As budgets dwindle and the Army leaders steel themselves for an 80,000-troop reduction, Ingram wants to continue rotational mobilizations and inclusion of Guard units in Army operations worldwide. Ingram envisions Guard units rotating through all of the U.S. combatant commands.
“We need to regionally align [Army National Guard] forces as well,” he said. “Not just combat forces, but the enablers as well.”
Ingram also wants the Guard to have a hand in emerging missions, like the cyber realm. They also want continued access to the Army’s stateside combat training centers.
Mobilizations of Guard units are scheduled to remain at their current levels through at least 2014 and could remain at those levels for training purposes beyond that timeframe, Ingram said. But the number of troops activated will decline. In fiscal year 2012, around 25,000 Guard troops were assigned to various combatant commanders around the globe. The number will drop to about 14,000 for in the current fiscal year, Ingram said.
Though it is a supplemental force whose troops hold down civilian jobs while not in uniform, the Guard is not immune to imminent budget cuts. The force has fared better, however, owing to the relative deal the Pentagon gets for its buck with non-professional soldiers. At 358,000 soldiers today, the Guard plans to give up around 10,000 troops between fiscal year 2014 and 2015. That represents the same number of personnel it gained in the previous decade to cope with demand for soldiers in two wars.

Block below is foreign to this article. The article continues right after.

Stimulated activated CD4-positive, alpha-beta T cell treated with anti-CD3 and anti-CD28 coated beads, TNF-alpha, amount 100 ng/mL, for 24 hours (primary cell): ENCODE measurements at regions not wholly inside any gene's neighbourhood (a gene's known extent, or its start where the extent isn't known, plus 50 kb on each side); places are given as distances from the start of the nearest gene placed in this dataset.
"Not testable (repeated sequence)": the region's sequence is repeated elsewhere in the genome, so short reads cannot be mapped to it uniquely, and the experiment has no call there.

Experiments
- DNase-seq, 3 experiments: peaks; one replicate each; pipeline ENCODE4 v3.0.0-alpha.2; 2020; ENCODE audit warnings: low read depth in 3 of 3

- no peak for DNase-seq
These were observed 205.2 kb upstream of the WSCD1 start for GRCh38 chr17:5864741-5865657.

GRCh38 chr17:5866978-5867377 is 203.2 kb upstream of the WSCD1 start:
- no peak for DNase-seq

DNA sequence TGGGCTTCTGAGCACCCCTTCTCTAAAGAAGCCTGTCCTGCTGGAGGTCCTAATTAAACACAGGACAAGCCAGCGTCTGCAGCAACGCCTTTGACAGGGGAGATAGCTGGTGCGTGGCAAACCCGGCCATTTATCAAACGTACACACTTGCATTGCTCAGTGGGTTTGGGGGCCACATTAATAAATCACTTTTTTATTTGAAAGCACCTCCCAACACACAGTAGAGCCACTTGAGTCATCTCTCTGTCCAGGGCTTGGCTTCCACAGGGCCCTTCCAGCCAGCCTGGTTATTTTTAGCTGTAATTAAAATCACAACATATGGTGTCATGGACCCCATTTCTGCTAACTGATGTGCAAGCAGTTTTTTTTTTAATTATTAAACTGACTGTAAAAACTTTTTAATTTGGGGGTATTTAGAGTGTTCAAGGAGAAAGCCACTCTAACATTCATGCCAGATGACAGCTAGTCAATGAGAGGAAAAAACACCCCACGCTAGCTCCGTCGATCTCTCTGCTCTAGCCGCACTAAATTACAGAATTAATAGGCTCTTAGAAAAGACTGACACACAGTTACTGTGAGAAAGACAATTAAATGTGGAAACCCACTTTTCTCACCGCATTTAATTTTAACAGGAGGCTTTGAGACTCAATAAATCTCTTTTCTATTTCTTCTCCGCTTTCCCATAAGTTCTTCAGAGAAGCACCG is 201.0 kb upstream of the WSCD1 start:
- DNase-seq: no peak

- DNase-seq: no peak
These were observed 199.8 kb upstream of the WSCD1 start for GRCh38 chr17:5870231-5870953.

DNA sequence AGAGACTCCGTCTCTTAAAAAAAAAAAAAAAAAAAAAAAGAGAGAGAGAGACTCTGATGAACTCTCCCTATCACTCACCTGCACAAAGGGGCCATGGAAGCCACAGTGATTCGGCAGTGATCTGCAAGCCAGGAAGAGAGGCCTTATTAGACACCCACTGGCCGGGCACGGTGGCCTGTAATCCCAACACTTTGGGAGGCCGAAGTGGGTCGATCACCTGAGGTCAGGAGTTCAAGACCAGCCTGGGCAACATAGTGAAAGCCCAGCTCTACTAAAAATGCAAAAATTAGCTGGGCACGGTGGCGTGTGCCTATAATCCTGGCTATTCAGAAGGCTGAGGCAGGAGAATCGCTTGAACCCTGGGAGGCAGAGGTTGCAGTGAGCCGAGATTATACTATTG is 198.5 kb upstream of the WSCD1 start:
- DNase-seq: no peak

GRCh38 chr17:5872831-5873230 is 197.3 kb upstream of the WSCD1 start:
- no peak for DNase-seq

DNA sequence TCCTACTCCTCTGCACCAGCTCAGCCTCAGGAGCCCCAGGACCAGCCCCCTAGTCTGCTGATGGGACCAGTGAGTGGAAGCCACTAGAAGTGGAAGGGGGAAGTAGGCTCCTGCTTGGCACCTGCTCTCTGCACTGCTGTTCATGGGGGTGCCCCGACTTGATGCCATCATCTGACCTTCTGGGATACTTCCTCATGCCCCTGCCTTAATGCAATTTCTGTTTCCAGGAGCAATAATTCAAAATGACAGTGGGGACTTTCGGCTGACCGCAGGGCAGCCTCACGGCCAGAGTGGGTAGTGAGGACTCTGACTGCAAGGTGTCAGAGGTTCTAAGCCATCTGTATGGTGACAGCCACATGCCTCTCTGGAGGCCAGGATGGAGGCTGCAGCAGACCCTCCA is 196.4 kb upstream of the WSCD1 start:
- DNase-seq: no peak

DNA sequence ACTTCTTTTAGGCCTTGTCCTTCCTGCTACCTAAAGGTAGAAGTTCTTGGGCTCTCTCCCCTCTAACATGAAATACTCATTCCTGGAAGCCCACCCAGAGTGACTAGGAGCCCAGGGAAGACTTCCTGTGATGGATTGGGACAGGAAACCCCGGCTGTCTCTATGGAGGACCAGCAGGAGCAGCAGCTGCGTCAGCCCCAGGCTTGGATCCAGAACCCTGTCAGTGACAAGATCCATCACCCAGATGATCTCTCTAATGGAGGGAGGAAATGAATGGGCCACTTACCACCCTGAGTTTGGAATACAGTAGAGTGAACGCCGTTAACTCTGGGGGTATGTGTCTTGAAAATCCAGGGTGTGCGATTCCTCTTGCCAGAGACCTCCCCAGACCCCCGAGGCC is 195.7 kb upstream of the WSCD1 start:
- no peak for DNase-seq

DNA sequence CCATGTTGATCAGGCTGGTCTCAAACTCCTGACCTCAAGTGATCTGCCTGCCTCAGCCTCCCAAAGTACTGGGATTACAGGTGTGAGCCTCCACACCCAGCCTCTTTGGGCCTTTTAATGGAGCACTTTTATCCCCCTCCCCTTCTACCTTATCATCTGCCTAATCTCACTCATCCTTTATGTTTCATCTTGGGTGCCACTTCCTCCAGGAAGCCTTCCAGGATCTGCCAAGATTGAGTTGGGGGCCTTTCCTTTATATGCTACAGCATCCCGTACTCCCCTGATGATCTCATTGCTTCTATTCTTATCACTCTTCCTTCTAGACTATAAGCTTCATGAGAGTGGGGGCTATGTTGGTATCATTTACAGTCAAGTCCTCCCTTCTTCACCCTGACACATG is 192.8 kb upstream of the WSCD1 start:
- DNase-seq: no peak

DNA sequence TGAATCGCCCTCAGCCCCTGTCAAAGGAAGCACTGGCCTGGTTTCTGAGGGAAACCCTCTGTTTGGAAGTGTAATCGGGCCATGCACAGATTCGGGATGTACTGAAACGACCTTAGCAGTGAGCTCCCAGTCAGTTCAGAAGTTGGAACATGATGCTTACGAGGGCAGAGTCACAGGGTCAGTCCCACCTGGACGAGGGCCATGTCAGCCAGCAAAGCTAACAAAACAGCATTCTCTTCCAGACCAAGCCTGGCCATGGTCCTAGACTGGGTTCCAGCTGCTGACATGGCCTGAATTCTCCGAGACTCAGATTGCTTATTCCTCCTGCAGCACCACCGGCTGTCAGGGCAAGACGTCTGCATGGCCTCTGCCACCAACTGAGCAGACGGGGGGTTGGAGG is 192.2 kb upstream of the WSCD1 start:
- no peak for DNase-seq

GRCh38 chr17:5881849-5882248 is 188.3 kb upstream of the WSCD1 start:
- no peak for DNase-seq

The Army National Guard is formed of 28 Brigade Combat Teams, two of which are Special Forces units. At the peak of its involvement, it fielded 8 of the 15 BCTs in Iraq while deploying another 50,000 troops to the Gulf Coast in response to Hurricane Katrina. At least five Guard BCTs are scheduled for deployment to Afghanistan before 2014, Ingram said.
That won’t keep the National Guard from its primary domestic mission of emergency response, as it did in 2011 when units were in route to Joplin, Mo., “before the wind stopped blowing” from a massive tornado that nearly erase the town,” Ingram said. In fiscal year 2012, the National Guard devoted more than 400,000 man-hours to domestic operations.